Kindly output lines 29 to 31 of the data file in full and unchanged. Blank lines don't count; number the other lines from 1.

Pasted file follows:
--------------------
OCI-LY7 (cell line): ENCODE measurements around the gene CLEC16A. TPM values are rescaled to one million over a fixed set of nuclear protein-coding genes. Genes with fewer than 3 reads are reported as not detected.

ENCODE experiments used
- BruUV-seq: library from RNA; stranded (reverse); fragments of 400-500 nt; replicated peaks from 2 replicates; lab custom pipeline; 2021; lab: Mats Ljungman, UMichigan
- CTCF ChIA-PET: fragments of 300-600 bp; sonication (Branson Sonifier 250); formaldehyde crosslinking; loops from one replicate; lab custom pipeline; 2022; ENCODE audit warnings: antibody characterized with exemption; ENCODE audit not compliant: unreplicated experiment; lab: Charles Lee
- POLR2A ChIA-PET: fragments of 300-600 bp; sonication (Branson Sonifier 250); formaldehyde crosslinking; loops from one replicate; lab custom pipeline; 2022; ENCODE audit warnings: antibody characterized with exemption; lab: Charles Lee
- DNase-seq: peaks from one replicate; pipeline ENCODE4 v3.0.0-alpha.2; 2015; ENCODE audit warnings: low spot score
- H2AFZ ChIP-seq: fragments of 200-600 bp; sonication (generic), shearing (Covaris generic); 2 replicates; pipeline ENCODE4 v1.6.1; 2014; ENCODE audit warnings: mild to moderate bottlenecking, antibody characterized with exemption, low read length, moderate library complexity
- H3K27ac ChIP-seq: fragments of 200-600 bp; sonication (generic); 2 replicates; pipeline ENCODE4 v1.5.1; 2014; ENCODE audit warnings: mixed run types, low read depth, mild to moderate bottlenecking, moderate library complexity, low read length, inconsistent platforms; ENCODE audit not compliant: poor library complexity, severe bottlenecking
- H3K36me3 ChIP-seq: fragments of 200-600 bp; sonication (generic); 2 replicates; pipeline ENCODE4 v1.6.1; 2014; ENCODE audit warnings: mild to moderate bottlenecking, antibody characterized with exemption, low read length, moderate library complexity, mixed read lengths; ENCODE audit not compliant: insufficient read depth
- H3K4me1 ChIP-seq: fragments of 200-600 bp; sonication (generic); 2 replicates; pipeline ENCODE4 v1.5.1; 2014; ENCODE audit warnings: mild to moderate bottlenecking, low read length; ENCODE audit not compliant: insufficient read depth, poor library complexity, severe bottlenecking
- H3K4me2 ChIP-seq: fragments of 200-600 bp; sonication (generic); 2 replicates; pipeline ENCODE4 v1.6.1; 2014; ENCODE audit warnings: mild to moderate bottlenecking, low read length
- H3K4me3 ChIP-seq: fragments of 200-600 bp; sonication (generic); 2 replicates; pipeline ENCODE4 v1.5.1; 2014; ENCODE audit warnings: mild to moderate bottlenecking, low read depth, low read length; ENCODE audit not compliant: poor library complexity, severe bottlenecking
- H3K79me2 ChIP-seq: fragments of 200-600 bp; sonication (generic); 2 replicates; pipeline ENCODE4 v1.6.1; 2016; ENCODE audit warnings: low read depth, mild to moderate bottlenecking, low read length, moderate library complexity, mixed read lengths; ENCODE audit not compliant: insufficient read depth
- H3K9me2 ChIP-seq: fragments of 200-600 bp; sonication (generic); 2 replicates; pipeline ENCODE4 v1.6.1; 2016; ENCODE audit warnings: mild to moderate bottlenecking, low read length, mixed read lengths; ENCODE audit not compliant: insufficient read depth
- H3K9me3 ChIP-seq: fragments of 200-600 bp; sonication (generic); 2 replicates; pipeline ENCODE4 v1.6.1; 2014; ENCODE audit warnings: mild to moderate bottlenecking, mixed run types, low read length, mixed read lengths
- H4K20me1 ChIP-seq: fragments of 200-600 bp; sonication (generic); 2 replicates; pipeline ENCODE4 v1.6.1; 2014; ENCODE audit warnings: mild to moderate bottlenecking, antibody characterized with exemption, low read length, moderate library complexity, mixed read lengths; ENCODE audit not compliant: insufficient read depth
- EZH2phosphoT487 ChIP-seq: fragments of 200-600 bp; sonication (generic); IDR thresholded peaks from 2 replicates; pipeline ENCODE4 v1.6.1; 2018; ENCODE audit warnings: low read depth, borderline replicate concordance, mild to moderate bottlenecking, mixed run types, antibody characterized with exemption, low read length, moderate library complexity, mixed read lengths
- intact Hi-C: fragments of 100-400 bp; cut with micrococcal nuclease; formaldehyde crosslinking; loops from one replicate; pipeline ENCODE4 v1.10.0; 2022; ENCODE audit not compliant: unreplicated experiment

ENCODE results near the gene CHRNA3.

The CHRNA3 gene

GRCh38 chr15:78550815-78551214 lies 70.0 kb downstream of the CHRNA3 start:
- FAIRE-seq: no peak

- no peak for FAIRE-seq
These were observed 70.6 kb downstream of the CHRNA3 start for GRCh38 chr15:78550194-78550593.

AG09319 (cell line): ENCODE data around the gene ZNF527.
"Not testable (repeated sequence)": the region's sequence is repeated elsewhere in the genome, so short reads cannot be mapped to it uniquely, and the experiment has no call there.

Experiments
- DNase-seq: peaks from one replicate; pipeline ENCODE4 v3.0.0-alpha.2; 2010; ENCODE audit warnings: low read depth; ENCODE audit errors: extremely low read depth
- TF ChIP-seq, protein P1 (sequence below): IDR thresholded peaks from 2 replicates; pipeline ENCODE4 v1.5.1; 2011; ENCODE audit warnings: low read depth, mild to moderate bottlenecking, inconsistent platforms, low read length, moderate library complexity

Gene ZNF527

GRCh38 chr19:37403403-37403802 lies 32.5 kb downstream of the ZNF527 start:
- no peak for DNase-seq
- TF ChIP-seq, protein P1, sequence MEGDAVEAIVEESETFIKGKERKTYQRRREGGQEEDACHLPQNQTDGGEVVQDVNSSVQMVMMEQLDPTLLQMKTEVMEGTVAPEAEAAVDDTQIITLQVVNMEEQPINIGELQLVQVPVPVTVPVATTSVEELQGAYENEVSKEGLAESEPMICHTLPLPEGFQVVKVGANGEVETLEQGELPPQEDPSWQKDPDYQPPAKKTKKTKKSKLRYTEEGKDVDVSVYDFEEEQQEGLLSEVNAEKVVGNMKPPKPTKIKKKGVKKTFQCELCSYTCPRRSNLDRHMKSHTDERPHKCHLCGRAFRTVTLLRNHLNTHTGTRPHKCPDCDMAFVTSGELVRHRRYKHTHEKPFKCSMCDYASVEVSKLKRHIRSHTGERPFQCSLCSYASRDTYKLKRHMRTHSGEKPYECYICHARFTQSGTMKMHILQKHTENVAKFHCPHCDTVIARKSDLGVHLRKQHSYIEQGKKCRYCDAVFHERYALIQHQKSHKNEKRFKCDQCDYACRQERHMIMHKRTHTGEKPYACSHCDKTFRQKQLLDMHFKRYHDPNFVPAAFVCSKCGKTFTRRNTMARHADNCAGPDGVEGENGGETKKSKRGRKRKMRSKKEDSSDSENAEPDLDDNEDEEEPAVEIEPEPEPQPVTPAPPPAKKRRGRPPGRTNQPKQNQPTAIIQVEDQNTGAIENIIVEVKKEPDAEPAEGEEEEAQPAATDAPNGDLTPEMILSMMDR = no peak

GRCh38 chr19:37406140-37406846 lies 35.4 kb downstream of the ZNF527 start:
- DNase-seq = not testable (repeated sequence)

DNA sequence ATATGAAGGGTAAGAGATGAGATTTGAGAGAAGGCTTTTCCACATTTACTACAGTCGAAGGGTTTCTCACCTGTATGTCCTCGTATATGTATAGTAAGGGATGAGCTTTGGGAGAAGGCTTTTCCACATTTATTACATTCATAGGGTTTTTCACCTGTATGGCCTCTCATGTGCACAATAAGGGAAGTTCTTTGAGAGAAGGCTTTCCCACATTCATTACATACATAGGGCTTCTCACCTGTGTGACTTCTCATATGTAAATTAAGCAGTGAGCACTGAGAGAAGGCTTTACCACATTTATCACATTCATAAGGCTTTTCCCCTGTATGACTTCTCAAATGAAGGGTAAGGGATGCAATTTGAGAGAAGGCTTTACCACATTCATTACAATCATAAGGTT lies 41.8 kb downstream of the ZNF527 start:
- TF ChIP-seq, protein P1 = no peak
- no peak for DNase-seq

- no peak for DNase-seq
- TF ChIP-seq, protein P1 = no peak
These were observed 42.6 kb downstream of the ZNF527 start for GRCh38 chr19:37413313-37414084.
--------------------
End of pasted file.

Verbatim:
- TF ChIP-seq, protein P1 (sequence below): IDR thresholded peaks from 2 replicates; pipeline ENCODE4 v1.5.1; 2011; ENCODE audit warnings: low read depth, mild to moderate bottlenecking, inconsistent platforms, low read length, moderate library complexity

Gene ZNF527

GRCh38 chr19:37403403-37403802 lies 32.5 kb downstream of the ZNF527 start: